Church pays millions to settle molestation cases [headline of continuation]
It is a pattern that has surfaced in cases around the country, too, exposing the church to claims that it is responsible for the emotional damage inflicted by pedophilic priests.
In Springfield, Ill., earlier this year, the diocese paid out $2.5 million to three victims, according to a source knowledgeable about the settlements.
In Greensburg, Pa., the diocese last year agreed to pay $375,000 to three boys fondled by a priest.
In Lafayette, La., the diocese over the past three years paid settlements ranging from $450,000 to $1.2 million per victim abused by Father Gilbert Gauthe. And earlier this month, a jury assessed $1.8 million in damages against the diocese in a lawsuit by a 19-year-old Intercoastal City resident abused by Gauthe over a three- or four-year period when he was an altar boy.
In Washington, D.C., a lawsuit in which a victim's family asked for $200 million was settled this year and the file was sealed. Typically, church attorneys insist as part of the agreement that the amounts paid remain secret.
$2.5 million settlement
In the Orlando cases, though neither side will say how much was paid, court records dealing with legal fees show that if lawyers in the case charged a customary fee ranging from 33 percent to 40 percent, the diocese paid at least $2.5 million to the three boys. A fourth case that arose later was settled for $490,000 to be paid to victim Patrick G. over the next 20 years.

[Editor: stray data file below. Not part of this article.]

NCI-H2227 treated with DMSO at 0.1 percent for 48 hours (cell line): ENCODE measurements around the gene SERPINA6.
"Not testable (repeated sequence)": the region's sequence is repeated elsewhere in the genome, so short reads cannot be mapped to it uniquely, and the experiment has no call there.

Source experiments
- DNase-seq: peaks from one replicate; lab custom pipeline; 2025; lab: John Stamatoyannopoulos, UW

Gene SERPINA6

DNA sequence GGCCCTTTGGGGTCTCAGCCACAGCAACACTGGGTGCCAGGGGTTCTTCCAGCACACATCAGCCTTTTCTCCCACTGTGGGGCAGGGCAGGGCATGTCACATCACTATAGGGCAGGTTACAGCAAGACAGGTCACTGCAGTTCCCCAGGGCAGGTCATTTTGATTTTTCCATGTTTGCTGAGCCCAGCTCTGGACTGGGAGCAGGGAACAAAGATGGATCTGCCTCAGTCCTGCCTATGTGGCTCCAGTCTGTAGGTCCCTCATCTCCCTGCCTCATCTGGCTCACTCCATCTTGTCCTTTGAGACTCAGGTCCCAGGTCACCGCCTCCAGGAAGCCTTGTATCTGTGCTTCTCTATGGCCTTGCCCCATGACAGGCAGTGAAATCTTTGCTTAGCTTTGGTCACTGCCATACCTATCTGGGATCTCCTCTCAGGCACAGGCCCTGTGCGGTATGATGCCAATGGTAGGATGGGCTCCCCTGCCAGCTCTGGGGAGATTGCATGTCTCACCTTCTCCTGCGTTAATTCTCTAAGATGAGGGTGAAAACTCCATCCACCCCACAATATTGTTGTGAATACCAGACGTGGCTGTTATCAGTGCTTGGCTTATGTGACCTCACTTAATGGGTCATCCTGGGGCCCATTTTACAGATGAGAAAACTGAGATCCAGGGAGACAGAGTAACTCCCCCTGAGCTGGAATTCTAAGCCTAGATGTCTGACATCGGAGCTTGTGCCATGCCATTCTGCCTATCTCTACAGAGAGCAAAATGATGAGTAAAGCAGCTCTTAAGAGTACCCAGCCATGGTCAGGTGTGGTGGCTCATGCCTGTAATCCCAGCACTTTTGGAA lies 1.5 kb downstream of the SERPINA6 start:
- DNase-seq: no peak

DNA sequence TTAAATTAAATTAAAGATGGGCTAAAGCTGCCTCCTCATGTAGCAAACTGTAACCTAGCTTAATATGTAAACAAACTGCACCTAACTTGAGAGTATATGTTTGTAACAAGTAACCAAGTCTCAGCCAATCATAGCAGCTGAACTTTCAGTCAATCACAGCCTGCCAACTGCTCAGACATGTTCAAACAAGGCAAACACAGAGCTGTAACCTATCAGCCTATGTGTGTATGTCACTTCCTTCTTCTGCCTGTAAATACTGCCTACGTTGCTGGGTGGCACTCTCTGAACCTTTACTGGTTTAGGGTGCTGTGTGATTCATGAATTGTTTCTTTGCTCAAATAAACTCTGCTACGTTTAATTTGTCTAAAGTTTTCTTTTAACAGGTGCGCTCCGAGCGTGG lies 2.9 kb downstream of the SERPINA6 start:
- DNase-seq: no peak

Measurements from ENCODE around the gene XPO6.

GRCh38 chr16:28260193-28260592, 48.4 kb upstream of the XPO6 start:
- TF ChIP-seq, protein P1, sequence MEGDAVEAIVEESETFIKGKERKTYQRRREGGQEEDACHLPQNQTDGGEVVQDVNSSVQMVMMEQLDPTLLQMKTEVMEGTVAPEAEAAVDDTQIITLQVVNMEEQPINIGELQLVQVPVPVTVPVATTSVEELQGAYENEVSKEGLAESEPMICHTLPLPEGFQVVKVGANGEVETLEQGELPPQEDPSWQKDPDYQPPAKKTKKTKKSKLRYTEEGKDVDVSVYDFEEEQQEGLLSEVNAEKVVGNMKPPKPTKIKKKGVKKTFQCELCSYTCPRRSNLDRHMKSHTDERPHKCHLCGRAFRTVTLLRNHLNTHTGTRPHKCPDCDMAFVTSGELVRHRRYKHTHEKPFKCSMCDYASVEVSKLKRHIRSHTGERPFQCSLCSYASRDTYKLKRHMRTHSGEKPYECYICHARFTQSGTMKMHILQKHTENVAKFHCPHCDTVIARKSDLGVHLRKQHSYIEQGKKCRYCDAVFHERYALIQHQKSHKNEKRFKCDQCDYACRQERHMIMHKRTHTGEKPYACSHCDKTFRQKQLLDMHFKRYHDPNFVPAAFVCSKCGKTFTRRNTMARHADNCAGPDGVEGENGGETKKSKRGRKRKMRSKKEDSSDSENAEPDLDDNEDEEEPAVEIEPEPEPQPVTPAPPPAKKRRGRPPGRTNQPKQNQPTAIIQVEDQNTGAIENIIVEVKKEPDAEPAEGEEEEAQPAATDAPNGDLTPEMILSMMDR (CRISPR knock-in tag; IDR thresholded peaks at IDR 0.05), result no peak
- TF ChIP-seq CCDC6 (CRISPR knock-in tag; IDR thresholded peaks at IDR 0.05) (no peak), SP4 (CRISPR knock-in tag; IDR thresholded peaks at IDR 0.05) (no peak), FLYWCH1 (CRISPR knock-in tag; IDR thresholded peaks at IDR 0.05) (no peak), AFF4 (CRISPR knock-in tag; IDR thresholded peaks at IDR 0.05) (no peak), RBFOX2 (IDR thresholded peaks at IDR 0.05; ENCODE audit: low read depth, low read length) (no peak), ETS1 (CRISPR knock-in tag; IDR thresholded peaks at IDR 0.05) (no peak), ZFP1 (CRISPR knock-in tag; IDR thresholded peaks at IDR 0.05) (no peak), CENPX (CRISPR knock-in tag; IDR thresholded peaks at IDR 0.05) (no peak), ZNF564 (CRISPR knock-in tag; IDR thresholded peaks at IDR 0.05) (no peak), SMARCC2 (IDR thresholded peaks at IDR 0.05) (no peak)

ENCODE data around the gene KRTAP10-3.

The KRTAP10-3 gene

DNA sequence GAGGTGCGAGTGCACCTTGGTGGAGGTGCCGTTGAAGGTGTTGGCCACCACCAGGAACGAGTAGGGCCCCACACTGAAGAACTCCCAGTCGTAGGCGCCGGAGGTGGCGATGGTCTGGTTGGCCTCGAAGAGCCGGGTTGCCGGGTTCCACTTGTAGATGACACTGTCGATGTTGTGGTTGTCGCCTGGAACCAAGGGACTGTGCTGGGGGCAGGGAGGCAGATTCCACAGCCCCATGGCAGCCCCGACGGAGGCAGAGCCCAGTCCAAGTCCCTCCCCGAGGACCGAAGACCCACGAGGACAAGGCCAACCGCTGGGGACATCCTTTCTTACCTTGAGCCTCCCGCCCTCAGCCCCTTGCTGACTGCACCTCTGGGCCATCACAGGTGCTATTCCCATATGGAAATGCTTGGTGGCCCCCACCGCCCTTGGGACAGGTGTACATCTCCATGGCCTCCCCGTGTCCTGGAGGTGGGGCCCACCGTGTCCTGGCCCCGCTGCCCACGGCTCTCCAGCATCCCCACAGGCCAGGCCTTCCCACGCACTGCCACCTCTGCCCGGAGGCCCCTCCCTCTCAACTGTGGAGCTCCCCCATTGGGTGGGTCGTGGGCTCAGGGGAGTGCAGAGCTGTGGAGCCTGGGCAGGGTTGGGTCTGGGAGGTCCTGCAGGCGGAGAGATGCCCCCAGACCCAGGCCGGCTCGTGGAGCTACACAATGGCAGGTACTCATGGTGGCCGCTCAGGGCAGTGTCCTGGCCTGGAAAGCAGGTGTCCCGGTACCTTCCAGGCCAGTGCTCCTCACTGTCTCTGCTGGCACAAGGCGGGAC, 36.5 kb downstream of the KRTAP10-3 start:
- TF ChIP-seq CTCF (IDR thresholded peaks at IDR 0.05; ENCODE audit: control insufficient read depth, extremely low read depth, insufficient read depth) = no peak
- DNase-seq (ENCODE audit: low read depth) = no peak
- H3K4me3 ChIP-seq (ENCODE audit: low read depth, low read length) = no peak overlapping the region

The Orlando diocese settled for so much money without going to trial for two reasons, said Stevens and Davis. First, they unearthed evidence showing that at least five other priests in the diocese had been accused by children or their parents of improper sexual behavior with the children since the current bishop took over the diocese in 1974. Secondly, they discovered evidence that the diocese had been warned several times about Authenrieth and had done little or nothing to deal with the problem.
''We established that there was a record in that diocese going back 15 years of homosexual molestations of children and that the diocese had chosen to handle it by looking the other way," Stevens said. "And since we were seeking punitive damages, we would have introduced it all. That's why they settled for so much." Diocese attorney Robert J. Pleus Jr. disagreed: "I don't think that's a fair characterization. What Stevens and Davis tried to do was muddy the issue by implying that pedophilia and homosexuality are one and the same. Throughout this litigation, they'd find evidence of a priest who'd had problems with homosexuality and say, 'Here's another Authenrieth.'